Is there any space phenomenon as awesome, fascinating and downright terrifying as a black hole? Well, how about a supermassive one that’s consuming a sun every single day? Researchers at The Australian National University have discovered one of the largest black holes currently known, a monster “about 8000 times” the size of the black hole at the center of the Milky Way.
That one clocks in at roughly 14.6 million kilometres in diameter. Yep, multiply that by 8000. Or don’t, if you want to keep your sanity.
Dr. Christopher Onken, a researcher at the ANU, gave some further insight on this remarkable discovery, saying:
“The black hole’s mass is also about 8,000 times bigger than the black hole in the centre of the Milky Way. If the Milky Way’s black hole wanted to grow that fat, it would have to swallow two thirds of all the stars in our Galaxy.
We’re seeing it at a time when the universe was only 1.2 billion years old, less than 10 per cent of its current age. It’s the biggest black hole that’s been weighed in this early period of the Universe.”
Dr. Onken then went on to elaborate on how the researchers realized what they were dealing with, explaining:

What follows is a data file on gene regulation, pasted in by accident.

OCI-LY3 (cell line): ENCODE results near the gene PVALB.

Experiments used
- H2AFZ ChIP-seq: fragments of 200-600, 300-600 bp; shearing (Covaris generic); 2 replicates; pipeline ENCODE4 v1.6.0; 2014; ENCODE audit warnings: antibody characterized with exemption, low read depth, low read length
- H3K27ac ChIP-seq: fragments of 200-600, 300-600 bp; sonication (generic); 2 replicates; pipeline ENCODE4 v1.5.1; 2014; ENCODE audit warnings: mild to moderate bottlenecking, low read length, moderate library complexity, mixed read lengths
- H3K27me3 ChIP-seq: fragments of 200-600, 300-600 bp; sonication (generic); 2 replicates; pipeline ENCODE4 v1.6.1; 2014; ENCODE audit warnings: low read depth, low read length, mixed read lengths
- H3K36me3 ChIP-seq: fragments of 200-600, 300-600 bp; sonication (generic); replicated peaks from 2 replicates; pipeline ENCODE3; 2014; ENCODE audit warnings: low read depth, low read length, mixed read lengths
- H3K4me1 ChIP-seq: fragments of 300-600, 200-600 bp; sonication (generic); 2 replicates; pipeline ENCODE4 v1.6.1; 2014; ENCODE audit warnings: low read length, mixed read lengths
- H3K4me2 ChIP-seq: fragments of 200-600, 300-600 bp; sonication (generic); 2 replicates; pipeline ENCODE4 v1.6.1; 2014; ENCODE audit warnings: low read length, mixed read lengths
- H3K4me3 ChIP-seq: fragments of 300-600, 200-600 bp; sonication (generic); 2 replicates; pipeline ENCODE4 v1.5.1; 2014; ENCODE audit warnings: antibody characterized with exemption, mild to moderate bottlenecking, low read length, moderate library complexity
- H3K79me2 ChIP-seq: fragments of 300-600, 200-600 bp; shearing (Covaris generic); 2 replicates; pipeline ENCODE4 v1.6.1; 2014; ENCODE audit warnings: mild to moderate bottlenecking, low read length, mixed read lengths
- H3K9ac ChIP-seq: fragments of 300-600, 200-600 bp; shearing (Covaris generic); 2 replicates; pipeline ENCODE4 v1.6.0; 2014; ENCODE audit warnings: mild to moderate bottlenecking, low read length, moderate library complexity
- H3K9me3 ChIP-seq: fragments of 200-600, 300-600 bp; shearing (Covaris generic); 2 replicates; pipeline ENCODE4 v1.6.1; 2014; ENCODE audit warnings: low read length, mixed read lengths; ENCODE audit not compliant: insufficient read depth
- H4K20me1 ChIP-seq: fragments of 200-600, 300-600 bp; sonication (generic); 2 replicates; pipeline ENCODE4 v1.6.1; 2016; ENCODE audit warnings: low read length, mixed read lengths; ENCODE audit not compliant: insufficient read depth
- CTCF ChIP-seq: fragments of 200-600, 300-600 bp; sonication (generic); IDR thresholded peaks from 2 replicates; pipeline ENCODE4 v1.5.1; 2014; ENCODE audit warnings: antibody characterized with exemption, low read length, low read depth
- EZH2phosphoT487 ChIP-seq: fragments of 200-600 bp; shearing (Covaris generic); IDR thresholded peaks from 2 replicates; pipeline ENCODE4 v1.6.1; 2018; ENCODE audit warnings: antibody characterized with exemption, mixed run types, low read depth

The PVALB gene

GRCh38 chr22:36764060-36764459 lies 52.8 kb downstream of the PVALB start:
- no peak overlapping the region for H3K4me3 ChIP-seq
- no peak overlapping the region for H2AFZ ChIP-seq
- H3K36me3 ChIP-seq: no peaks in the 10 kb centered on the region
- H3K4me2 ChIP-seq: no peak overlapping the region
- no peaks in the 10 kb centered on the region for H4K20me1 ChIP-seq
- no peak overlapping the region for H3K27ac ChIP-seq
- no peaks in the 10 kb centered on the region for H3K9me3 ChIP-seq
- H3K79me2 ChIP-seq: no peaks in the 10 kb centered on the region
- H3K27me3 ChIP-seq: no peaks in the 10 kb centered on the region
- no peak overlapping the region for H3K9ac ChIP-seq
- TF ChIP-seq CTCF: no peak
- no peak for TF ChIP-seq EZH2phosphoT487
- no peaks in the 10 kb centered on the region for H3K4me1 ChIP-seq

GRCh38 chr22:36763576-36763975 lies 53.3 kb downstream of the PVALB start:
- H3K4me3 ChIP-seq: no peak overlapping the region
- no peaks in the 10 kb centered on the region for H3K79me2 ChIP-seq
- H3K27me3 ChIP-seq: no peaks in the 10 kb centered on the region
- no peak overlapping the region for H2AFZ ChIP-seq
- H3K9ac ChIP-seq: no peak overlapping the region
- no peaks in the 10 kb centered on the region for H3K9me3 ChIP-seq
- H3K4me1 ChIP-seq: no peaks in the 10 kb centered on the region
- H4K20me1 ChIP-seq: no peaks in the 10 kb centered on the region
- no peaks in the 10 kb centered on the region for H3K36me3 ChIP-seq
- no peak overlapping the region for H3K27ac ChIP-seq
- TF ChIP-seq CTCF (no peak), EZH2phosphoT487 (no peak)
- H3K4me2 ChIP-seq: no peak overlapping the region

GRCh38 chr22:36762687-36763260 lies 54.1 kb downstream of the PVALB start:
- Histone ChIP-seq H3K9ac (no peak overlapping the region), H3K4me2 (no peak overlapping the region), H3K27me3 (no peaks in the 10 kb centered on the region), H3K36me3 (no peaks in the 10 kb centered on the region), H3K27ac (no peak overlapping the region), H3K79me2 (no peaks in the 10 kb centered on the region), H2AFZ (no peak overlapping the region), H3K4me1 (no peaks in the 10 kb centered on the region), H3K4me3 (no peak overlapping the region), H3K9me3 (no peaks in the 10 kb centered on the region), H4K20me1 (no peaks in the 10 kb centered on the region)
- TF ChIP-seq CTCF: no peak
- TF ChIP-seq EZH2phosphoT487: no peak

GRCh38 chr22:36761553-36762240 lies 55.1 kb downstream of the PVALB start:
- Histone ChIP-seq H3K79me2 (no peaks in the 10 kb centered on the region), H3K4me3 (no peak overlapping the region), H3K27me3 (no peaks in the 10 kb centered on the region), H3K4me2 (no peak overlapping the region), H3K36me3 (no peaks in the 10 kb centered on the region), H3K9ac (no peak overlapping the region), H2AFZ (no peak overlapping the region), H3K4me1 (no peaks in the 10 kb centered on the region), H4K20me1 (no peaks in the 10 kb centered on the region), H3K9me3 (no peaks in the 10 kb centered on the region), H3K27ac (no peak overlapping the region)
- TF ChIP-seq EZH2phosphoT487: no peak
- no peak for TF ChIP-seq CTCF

“We knew we were onto a very massive black hole when we realized its fast growth rate. How much black holes can swallow depends on how much mass they already have. So, for this one to be devouring matter at such a high rate, we thought it could become a new record holder. And now we know.
Is this galaxy one of the behemoths of the early Universe, or did the black hole just swallow up an extraordinary amount of its surroundings? We’ll have to keep digging to figure that out.”
There’s a tease for you. Giant remnants of ancient star systems, the science of space has so much romance about it. You think you’ve had big dreams until you start dreaming about the stars. That’s enough of the old romantic in me.
What does this have to do with the also-romantic world of movies? Not much, but the most popular film to feature a black hole of recent years was Christopher Nolan’s sci-fi epic Interstellar, which explored the temporal implications of flying in the orbit of one. But there’ve been others, too. Justice League put a colossal black hole in the wallets of Warner Bros. executives. As did Birds of Prey. And Green Lantern. OK, you get the idea.
Seriously though, drop your favourite black hole movies/TV shows/albums (any Soundgarden fans?) in the comments section. They don’t all have to be as ginormous as the “behemoth” researchers down under have found, though they do tend to be pretty big.